Hornets-Mavericks Game 3: What to watch for

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Published: April 25, 2008

With the Hornets up 2-0 against the Mavericks in the first round of the Playoffs, the series switches to Dallas for Game 3 on Friday. Here's a few things to keep an eye on…

1) The Hornets' reaction to a hostile crowd

The Hornets have managed to shut up just about every critic in the country after two impressive wins in New Orleans, but one big question remains: can they continue this level of play on the road?

It's been heavily publicized that New Orleans hasn't won a game in Dallas since 1998. However, the Hornets can boast one of the top four road records in the NBA this season, and Byron Scott has been quick to point out that this current squad is far superior to any Hornets team in the past decade. Additionally, New Orleans didn't exactly get their asses handed to them in two visits to Dallas this season, having been within five points in the final four minutes of both games.

Still, it's no easy feat to steal a Playoff game in The Big D. The Mavs believe their fans can provide the boost they need to get back in this series, and our young Hornets have yet to face a hostile postseason crowd. Can they handle the pressure and continue their dominant play? We'll soon see.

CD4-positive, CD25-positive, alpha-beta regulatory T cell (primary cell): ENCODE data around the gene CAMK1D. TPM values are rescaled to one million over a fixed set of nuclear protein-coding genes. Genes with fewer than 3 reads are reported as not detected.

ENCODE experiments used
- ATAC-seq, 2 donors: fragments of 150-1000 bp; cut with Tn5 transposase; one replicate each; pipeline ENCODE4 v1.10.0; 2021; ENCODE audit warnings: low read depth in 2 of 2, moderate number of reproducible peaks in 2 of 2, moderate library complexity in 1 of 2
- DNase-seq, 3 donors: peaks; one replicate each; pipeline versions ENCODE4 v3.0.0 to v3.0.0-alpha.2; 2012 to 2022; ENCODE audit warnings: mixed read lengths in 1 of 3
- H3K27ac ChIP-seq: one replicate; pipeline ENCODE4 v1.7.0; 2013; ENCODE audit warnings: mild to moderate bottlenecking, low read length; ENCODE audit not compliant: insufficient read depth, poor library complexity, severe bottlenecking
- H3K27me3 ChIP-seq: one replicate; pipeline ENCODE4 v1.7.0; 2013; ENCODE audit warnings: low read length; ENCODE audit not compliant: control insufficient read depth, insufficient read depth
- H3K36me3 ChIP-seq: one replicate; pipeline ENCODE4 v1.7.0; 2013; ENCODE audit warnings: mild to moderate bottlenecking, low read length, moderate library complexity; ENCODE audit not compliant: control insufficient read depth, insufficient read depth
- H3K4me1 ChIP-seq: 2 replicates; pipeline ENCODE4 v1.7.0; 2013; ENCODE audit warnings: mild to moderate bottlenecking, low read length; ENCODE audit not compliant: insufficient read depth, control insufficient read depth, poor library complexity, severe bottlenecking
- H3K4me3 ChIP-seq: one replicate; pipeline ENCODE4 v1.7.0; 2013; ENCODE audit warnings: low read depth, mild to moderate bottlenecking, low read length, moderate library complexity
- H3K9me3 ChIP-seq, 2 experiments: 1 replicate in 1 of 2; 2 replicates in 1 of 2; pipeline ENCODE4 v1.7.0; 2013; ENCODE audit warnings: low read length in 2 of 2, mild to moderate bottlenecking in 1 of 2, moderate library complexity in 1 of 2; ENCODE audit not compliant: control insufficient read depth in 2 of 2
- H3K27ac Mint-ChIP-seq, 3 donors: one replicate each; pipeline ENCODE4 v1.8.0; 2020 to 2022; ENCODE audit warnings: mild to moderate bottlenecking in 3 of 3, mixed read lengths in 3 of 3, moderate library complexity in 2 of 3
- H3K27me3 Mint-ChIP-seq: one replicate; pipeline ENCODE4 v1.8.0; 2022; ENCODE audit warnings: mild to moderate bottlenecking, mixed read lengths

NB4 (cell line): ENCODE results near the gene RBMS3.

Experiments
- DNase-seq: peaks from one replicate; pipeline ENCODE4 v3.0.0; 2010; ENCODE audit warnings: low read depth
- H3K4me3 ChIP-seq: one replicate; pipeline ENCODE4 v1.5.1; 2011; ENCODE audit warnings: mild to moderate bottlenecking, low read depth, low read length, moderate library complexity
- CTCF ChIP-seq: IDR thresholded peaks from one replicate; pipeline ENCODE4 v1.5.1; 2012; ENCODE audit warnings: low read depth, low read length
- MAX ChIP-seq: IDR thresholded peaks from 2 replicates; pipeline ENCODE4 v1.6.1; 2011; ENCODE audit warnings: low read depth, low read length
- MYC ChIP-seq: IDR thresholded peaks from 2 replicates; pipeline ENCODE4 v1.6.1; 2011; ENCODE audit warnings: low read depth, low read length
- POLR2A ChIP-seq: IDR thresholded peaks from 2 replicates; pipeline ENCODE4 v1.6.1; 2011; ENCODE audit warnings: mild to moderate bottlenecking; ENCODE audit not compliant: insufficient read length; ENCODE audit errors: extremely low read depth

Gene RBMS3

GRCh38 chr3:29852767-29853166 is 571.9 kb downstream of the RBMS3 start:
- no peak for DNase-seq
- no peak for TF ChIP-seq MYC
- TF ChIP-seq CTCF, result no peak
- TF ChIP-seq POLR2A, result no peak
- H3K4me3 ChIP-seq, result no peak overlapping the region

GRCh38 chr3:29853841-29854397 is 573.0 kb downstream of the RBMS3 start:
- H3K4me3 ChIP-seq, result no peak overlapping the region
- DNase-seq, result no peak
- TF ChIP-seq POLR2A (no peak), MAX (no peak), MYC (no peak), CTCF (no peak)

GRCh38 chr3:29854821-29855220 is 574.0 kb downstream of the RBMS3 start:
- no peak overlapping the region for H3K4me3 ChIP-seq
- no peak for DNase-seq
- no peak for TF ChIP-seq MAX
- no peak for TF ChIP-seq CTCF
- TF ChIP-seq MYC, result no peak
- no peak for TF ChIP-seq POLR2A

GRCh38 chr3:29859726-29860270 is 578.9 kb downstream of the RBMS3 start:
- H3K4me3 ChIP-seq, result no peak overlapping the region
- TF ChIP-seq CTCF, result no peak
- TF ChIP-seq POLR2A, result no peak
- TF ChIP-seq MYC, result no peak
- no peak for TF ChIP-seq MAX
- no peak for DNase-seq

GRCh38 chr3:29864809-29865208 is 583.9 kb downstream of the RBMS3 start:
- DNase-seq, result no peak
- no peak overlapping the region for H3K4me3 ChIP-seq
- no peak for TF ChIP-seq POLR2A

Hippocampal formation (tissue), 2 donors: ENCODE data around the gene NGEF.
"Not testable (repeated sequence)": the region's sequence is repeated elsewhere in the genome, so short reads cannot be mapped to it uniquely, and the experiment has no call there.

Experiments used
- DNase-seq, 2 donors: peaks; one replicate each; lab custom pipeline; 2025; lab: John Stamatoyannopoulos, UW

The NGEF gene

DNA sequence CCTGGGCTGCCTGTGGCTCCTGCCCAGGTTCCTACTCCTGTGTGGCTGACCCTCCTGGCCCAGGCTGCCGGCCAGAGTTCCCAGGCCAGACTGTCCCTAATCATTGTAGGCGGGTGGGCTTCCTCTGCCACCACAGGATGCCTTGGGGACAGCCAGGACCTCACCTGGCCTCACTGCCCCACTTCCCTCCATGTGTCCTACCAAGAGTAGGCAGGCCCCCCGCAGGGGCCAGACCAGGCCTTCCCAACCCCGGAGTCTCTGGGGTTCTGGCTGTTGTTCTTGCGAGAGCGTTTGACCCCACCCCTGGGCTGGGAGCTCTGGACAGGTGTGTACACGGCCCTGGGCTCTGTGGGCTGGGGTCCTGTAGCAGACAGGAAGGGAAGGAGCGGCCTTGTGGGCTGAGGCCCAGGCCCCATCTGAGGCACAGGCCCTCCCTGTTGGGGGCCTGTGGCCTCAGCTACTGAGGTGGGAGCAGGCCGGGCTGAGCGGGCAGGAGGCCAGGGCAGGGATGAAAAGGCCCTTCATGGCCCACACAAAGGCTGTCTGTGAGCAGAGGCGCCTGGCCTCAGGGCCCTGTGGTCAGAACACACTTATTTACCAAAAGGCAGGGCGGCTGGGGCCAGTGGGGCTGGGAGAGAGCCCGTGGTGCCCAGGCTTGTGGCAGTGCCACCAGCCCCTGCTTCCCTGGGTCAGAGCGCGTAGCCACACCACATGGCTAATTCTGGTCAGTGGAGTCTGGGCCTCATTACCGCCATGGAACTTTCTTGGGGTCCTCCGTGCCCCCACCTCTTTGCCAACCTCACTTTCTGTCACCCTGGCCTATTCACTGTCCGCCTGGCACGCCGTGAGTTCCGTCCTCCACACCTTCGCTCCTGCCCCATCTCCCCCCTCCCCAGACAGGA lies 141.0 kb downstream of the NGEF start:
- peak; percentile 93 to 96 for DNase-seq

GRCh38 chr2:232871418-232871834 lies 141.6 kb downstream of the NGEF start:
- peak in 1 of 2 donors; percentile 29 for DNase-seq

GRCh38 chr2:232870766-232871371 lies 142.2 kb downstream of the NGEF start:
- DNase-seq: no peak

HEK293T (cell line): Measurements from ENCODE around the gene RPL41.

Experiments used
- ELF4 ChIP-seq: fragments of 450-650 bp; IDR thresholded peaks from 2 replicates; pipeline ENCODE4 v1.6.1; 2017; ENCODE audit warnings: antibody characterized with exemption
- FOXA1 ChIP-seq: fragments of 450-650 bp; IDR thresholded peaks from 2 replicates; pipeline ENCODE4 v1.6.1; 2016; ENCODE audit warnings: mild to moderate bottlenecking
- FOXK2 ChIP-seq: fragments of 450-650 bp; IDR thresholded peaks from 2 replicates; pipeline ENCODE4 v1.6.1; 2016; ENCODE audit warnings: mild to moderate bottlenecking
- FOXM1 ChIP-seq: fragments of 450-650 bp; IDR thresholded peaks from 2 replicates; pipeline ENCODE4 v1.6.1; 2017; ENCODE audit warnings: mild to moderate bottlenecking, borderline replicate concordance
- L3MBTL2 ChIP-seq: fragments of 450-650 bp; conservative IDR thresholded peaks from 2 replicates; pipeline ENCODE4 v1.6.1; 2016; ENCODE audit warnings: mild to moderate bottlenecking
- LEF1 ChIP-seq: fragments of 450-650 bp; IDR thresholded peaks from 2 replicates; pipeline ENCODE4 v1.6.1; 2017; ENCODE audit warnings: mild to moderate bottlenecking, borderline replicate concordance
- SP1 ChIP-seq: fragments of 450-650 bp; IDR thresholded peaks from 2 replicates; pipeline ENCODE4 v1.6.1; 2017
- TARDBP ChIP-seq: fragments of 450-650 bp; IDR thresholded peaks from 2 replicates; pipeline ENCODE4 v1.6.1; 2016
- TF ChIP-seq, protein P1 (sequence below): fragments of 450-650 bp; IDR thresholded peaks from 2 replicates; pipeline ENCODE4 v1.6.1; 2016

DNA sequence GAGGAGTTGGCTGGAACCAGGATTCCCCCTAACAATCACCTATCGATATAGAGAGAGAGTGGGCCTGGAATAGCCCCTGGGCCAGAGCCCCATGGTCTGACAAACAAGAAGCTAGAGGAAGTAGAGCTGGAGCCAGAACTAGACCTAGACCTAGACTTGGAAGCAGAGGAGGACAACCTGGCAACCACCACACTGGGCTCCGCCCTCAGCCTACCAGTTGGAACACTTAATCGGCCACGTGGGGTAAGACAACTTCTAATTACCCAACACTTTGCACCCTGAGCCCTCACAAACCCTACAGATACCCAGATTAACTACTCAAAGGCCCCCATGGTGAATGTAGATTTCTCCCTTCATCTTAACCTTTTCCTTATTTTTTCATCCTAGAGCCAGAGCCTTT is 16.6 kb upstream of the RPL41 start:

2) Avery Johnson's latest defensive game plan

I'm interested to see what AJ will try next. The Mavs were intent on slowing Chris Paul after his Game 1 outburst, but the kid came back and dropped a dose of deja-vu on them in Game 2. Nobody in a Dallas uniform has proved capable of guarding CP one-on-one, their bigs are just two slow to trap him effectively, and sending a quicker guy to double results in an open look for competent scorers such as Peja, Pargo or Peterson.

So if you're Avery Johnson, what do you do?

Well, he did try posting Kidd against Paul a few times in the third quarter of Game 2, and while I don't think the Mavs should be counting on JK's low-post prowess to get them a bunch of points, forcing Paul to work harder on defense isn't a dumb idea. Run some picks to get CP switched onto a better scorer and see what happens. Dallas can hope he either gets worn down over the course of the game, or he gets in foul trouble and spends major minutes on the bench. Either outcome hurts the Hornets offensively.